Size in Square Kilometres
Qualifying Species and Criteria
Killer whale – Orcinus orca
Criterion C (2); D (1)
Southern elephant seal – Mirounga leonina
Criterion C (1)
Antarctic fur seal – Arctocephalus gazella
Criterion C (1)
Subantarctic fur seal – Arctocephalus tropicalis
Criterion C (1)
Marine Mammal Diversity
Physeter macrocephalus, Balaenoptera musculus intermedia,
Balaenoptera musculus brevicauda
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The Crozet Islands archipelago comprises five islands that fall under French territorial jurisdiction. The IMMA includes the Crozet Plateau, on which the islands lie, as well as the Del Cano Rise to the northwest of the islands, extending to roughly the 2000m contour. From 2006 onward these islands and their surrounding waters form part of the French Natural Reserves (Biological Integral Reserves), administered by the French Ministry of the Terres Australes and Antarctique Françaises. The islands serve as breeding, moulting and feeding areas for Antarctic fur seals (Arctocephalus gazella), subantarctic fur seals (A. tropicalis) and southern elephant seals (Mirounga leonina).
The area also hosts at least two different populations of killer whales (Orcinus orca). The Crozet type population is thought to be related to Type A killer whales, while members of the genetically divergent D-type have also been recorded. Killer whales in the area prey on Patagonian toothfish (Dissostichus eleginoides), and have been observed interacting with the longline fishery for this species.
Description of Qualifying Criteria
Criterion C: Key Life Cycle Activities
Sub-criterion C1: Reproductive Areas
The Subantarctic fur seal population in the Crozet Islands increased during the 1980s and 1990s, stabilized in the late 2000s, but has been decreasing since then. Pup production at Île de la Possession (205 pups) probably represents less than 0.1% of the global pup production. The small Antarctic fur seal population (472 pups) accounts for less than 0.1% of the global population (assuming one pup to represent an adult female).
The southern elephant seal population is currently stable but experienced major declines in the 1960s and 1970s (up to 80% population decline). The elephant seal population of the whole Crozet Islands archipelago is estimated to be around 8,000-12,000 individuals (C. Guinet, pers. comm.), which represents around 1-2% of the global population. The decrease could be due to an environmental regime shift and strong predation pressure from killer whales (Guinet et al. 1999).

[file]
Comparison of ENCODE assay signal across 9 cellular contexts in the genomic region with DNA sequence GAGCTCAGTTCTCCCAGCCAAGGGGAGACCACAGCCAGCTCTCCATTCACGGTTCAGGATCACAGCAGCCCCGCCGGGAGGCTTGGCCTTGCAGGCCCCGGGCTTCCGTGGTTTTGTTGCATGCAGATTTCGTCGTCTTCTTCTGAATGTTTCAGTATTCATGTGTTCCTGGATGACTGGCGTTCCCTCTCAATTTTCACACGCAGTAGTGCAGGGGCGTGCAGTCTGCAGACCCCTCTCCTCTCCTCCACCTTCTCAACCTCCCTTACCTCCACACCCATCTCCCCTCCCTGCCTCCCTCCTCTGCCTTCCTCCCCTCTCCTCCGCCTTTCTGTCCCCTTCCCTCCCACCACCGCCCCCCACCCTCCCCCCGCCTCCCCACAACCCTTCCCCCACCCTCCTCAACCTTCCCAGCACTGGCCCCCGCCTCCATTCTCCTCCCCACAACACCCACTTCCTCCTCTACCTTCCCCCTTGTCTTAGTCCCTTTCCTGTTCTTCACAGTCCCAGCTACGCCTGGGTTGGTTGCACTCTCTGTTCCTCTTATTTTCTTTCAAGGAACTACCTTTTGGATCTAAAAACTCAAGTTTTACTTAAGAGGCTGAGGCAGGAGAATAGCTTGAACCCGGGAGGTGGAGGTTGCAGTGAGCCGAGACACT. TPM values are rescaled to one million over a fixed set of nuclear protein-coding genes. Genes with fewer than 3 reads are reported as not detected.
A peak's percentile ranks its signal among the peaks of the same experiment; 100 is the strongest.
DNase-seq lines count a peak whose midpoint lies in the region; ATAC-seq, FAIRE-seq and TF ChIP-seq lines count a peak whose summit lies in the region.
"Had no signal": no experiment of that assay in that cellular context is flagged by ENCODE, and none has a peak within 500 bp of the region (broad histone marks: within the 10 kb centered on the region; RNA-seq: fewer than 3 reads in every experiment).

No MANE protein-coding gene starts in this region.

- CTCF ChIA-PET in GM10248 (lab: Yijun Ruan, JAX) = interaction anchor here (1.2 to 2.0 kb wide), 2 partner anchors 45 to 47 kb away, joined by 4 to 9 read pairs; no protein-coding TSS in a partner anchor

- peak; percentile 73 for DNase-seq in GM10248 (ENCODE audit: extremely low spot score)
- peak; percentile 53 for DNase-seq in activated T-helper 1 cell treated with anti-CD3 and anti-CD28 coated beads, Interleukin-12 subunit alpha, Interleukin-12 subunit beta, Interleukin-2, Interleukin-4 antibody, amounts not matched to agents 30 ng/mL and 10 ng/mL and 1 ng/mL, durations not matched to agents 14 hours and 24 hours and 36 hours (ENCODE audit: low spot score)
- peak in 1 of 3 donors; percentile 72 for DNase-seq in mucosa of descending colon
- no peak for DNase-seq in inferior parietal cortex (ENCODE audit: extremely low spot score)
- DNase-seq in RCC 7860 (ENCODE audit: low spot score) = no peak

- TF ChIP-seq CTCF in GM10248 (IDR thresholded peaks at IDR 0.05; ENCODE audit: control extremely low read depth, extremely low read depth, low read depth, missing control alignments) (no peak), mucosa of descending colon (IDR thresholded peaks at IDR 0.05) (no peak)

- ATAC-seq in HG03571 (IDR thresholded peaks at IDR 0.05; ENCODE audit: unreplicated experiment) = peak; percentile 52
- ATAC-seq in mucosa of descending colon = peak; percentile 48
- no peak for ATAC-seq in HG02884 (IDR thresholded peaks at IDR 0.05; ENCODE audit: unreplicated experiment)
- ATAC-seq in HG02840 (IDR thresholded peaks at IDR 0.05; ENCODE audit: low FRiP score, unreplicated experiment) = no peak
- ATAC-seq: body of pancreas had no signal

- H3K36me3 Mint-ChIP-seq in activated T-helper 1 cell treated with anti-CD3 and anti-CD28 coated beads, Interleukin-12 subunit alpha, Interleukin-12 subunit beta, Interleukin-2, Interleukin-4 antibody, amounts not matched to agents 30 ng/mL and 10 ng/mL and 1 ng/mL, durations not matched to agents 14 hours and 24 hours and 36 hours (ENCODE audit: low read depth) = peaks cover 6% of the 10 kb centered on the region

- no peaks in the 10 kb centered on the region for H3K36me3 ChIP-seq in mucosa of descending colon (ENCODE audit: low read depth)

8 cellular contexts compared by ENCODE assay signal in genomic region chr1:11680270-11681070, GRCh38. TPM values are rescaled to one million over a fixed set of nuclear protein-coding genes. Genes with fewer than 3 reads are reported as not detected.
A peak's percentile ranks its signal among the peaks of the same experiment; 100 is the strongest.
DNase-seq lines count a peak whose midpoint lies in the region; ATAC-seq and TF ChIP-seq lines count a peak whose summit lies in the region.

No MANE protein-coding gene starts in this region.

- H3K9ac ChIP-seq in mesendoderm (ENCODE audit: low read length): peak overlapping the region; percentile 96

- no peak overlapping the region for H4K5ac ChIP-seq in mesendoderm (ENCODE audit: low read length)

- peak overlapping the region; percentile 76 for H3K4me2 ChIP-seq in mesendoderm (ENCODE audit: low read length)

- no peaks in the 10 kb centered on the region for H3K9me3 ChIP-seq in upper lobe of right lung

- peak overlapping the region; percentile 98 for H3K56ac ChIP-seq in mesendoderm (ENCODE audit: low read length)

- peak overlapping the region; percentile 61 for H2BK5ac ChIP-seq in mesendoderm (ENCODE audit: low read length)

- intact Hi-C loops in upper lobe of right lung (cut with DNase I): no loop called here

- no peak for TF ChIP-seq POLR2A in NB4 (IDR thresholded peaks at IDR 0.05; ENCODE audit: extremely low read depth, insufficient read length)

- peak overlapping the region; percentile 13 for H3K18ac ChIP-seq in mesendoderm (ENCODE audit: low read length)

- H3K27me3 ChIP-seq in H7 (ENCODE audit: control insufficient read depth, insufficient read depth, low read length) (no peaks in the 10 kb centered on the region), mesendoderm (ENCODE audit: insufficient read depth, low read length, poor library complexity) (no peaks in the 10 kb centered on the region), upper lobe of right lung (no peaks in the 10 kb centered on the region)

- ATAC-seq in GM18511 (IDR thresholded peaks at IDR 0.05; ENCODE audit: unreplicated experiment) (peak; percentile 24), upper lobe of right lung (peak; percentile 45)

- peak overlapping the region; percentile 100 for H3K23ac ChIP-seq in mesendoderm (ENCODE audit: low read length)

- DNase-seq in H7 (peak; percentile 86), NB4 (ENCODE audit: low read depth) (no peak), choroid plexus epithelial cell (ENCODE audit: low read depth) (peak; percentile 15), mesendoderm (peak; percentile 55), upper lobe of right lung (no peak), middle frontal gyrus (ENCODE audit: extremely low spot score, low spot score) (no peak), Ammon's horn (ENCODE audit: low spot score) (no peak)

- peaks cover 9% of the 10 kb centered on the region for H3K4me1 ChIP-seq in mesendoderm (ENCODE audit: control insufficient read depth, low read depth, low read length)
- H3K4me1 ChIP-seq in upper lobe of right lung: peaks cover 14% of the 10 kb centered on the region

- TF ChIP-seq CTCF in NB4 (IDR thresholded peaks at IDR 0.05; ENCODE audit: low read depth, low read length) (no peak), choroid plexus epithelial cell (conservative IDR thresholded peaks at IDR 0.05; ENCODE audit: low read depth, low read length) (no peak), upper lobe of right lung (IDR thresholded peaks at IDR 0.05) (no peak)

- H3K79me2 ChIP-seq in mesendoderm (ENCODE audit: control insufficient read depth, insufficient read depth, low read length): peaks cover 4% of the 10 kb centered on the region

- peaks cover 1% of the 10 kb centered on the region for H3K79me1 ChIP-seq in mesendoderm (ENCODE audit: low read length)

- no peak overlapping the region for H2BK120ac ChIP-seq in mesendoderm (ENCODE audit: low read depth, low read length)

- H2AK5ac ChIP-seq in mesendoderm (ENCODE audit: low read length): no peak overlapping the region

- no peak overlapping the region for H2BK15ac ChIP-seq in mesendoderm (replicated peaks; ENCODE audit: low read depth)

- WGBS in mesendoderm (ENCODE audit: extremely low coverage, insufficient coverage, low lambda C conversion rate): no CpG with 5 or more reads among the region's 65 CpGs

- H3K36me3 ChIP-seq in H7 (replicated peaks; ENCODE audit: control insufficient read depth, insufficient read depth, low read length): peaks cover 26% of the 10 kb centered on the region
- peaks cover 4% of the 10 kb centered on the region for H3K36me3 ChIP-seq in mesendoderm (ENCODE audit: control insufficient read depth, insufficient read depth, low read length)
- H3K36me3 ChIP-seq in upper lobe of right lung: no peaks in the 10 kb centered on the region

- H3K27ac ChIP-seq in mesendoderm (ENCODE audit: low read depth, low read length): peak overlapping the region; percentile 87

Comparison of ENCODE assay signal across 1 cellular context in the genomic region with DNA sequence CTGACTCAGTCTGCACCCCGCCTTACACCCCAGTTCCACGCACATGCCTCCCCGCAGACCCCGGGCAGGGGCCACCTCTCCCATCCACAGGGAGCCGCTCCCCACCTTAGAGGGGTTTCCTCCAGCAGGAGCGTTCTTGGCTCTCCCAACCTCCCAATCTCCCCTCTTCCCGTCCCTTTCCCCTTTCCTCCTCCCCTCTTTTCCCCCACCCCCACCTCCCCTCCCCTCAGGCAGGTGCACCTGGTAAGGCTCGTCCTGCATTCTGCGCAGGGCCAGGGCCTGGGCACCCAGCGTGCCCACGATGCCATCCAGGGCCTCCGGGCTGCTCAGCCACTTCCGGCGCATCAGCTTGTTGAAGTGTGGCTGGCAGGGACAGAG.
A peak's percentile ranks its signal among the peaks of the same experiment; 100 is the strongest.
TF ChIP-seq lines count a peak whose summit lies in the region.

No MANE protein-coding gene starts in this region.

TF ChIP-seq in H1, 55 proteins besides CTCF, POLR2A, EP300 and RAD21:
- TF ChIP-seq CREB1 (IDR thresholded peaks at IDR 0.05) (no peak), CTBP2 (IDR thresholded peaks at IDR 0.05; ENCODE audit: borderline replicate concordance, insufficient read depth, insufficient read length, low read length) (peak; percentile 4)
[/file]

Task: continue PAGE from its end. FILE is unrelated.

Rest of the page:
Sub-criterion C2: Feeding Areas
At-sea sightings of killer whales in the Crozet Islands archipelago are made from longline fishing vessels, and are therefore biased towards fishing areas, however the sightings are concentrated along the 1000 m depth contour delineating the Crozet Plateau and sightings also occur on the Del Cano Rise to the north west of the Crozet Plateau (Tixier et al. 2016). While killer whales are attracted to fishing vessels operating in the candidate area, recent stable isotope analyses (Reisinger et al. 2016, Tixier et al. 2019) and dive data (Reisinger et al. 2015, Towers et al. 2019) indicates that Patagonian toothfish are not only depredated by killer whales from fishing vessels, but are also their natural prey. Therefore, the plateau edge, the Del Cano Rise and various seamounts, which are profitable fishing areas, likely also represent key natural foraging sites for killer whales independently of the presence of fishing vessels. Killer whales patrol the inshore waters where they feed on seals and penguins (Guinet 1991, 1992).
Criterion D: Special Attributes
Sub-criterion D1: Distinctiveness
Two different populations of killer whales occur in Crozet waters, the Crozet type, thought to be related to Antarctic Type A killer whales (A.R. Hoelzel, unpublished data), and Type D killer whales. From 2003-2014, 129 individuals belonging to the Crozet type were photo-identified in Crozet EEZ (Tixier et al. 2014a) and 40 Type D killer whales were photo-identified (Tixier et al. 2014b). Type D killer whales are rarely observed, and little is known of their ecology, but they seem to have a circumpolar distribution in sub-Antarctic waters (Pitman et al. 2011). Mitogenome sequences indicate that Type D killer whales are highly divergent from any known killer whales and are probably a distinct species or subspecies (Foote et al. 2013).
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